The article examines the use of automated external defibrillators (AEDs) as a device for aiding individuals in the moments following sudden cardiac arrest. Topics discussed include the events that lead to a heart attack and the inevitability of death in the absence of treatment. The application...

  • Studies examine location, temperature of therapeutic hypothermia for cardiac arrest. Ellis, Brian; Foster, Melissa; Kalvaitis, Katie; Swain, Erik // Cardiology Today;Jan2014, Vol. 17 Issue 1, p18 

    The article reports on the study that investigates whether prehospital cooling improved outcomes after resuscitation from cardiac arrest in patients with and without ventricular fibrillation (VF), and found 62.7% of survival rate for the intervention group and 64.3% for the control group.

  • Statistical Versus Individual Forecasting Of Life-Threatening Cardiac Arrhythmias. Wessel, Niels; Meyerfeldt, Udo; Ziehmann, Christine; Schirdewan, Alexander; Kurths, Ju¨rgen // AIP Conference Proceedings;2002, Vol. 622 Issue 1, p110 

    Ventricular tachycardia or fibrillation (VT) as fatal cardiac arrhythmias are the main factors triggering sudden cardiac death. The objective of this investigation is to find early signs of sustained VT in patients with an implanted cardioverter-defibrillator (ICD). These devices are able to...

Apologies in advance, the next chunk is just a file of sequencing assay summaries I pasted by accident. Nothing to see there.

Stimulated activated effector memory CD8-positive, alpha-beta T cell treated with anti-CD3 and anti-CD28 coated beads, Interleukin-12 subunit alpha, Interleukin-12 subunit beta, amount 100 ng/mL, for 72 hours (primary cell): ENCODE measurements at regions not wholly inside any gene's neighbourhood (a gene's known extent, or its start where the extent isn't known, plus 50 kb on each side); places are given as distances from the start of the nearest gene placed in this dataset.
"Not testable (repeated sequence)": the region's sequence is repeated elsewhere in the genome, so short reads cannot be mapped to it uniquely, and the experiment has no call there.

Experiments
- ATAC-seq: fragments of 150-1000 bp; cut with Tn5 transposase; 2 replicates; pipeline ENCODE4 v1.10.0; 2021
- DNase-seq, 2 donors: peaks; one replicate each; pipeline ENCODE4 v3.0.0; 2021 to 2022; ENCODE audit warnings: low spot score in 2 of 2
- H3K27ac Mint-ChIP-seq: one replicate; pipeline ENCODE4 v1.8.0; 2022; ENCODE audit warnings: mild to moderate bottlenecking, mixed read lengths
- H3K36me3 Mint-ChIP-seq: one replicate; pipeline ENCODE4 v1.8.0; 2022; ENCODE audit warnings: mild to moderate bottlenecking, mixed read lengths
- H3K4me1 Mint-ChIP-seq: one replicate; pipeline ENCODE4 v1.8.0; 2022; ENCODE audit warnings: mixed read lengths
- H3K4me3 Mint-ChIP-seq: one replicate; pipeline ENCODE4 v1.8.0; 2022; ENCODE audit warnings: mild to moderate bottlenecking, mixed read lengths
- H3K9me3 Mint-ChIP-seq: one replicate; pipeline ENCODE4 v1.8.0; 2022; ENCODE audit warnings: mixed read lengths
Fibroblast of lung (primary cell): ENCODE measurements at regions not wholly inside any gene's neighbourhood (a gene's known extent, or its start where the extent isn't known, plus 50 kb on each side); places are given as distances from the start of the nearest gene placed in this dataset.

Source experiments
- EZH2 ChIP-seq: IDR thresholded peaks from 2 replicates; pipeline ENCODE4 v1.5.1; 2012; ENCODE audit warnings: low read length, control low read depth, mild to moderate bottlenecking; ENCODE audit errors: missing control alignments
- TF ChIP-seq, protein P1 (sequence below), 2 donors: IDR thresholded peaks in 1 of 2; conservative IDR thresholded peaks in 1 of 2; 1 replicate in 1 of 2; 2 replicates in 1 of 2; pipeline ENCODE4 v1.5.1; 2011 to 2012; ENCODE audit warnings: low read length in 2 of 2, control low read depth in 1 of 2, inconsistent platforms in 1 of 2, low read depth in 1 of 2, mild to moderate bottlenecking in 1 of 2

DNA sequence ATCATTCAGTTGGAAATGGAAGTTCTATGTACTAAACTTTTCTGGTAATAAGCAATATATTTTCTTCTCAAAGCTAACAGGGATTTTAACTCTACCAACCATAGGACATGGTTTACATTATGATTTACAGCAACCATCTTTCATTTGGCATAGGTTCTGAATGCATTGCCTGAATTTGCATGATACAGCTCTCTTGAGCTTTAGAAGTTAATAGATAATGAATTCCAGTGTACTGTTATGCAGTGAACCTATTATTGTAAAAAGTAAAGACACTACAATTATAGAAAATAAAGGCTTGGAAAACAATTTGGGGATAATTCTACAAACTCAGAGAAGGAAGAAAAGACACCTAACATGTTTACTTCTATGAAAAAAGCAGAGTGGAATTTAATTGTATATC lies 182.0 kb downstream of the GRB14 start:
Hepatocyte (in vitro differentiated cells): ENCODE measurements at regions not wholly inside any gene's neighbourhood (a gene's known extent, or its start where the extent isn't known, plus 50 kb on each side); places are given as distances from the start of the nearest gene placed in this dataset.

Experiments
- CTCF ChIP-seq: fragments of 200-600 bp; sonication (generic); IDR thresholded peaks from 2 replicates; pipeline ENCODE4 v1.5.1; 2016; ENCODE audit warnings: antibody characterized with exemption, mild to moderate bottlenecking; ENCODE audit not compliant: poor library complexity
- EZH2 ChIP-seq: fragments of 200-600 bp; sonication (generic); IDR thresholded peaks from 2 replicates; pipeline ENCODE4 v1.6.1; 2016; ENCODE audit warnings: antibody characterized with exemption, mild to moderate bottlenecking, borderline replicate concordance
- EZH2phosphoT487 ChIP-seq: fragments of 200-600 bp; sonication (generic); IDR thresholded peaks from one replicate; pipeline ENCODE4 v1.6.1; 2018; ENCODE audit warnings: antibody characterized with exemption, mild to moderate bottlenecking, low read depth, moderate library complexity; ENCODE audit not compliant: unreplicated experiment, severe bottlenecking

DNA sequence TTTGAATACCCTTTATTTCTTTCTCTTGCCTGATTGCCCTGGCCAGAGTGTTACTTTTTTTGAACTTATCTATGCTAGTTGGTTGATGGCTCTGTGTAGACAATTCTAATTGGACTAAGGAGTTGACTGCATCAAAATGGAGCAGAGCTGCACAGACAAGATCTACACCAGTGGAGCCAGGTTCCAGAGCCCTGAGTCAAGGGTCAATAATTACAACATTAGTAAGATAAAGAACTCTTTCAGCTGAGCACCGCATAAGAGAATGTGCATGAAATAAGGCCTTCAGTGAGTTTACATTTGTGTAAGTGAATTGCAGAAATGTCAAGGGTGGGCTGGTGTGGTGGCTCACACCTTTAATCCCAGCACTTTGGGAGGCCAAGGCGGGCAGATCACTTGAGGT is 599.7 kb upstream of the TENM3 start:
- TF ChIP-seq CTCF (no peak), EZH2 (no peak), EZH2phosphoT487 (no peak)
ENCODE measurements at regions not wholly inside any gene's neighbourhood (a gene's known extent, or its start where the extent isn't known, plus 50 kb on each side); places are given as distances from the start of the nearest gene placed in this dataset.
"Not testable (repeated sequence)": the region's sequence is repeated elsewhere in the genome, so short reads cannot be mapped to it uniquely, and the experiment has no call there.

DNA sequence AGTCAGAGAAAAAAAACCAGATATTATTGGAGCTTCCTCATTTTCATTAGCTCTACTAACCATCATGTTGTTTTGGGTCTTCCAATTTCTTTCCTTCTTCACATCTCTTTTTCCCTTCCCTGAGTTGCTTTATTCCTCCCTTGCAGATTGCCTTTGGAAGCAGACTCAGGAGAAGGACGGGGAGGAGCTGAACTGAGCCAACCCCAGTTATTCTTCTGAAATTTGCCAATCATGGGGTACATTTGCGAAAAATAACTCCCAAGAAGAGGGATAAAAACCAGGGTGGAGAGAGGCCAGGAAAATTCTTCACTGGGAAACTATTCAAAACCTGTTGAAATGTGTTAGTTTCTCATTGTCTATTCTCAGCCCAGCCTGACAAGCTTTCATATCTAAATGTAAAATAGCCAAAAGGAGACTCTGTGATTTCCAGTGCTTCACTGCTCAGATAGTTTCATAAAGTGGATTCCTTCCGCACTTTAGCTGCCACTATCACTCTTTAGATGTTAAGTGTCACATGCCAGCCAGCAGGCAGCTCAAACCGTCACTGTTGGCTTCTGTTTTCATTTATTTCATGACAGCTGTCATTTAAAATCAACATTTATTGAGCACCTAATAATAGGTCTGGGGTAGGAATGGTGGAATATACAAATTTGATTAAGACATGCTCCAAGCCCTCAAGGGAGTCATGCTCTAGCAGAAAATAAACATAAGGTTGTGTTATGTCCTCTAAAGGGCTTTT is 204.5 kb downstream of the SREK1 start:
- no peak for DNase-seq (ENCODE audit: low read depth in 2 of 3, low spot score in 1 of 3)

• An escalating higher-energy regimen was better than a fixed lower-energy regimen for defibrillation in out-of-hospital cardiac arrest.  // ACP Journal Club;Sept/Oct2007, Vol. 147 Issue 2, p33 

    The article presents a study to determine whether an escalating higher energy regimen was better than fixed lower-energy regimen for arrhythmia termination with an automated external defibrillator (AED) using a biphasic waveform in patients with out-of-hospital cardiac arrest. The study...

  • Maximizing Survival from Out-of-Hospital Cardiac Arrest: Putting Effective Emergency Cardiac Care Into Practice. Bobrow, Bentley J.; Aufderheide, Tom P.; Brady, William J. // Emergency Medicine Reports;5/12/2008, Vol. 29 Issue 11, p121 

    The article discusses the practice of effective cardiac care for patients who suffered out-of-hospital cardiac arrest. In the U.S., 350,000 to 450,000 deaths are caused by cardiopulmonary arrest per year. Included are details of the physiology of resuscitation from ventricular fibrillation...

  • New study finds in-hospital delays for defibrillation.  // Cardiovascular Devices & Drugs;Jan2008, Vol. 14 Issue 1, p12 

    The article discusses the results of a study conducted by a team from Mid-America Heart Institute of St. Luke's Hospital and the University of Michigan Cardiovascular Center. Using an analysis of data from the National Registry of Cardiopulmonary Resuscitation, the researchers found that 30% of...

  • Cardiac Arrest.  // JAMA: Journal of the American Medical Association;1/4/2006, Vol. 295 Issue 1, p124 

    A review of the causes, diagnosis, treatment and prevention of cardiac arrest is presented. The author reviews how cardiac arrest results in a cease of blood flow, which causes organs to shut down. If it is treated within a few minutes, serious damage can be prevented. The use of defibrillation,...


Read the Article


Sorry, but this item is not currently available from your library.

Try another library?
Sign out of this library

Other Topics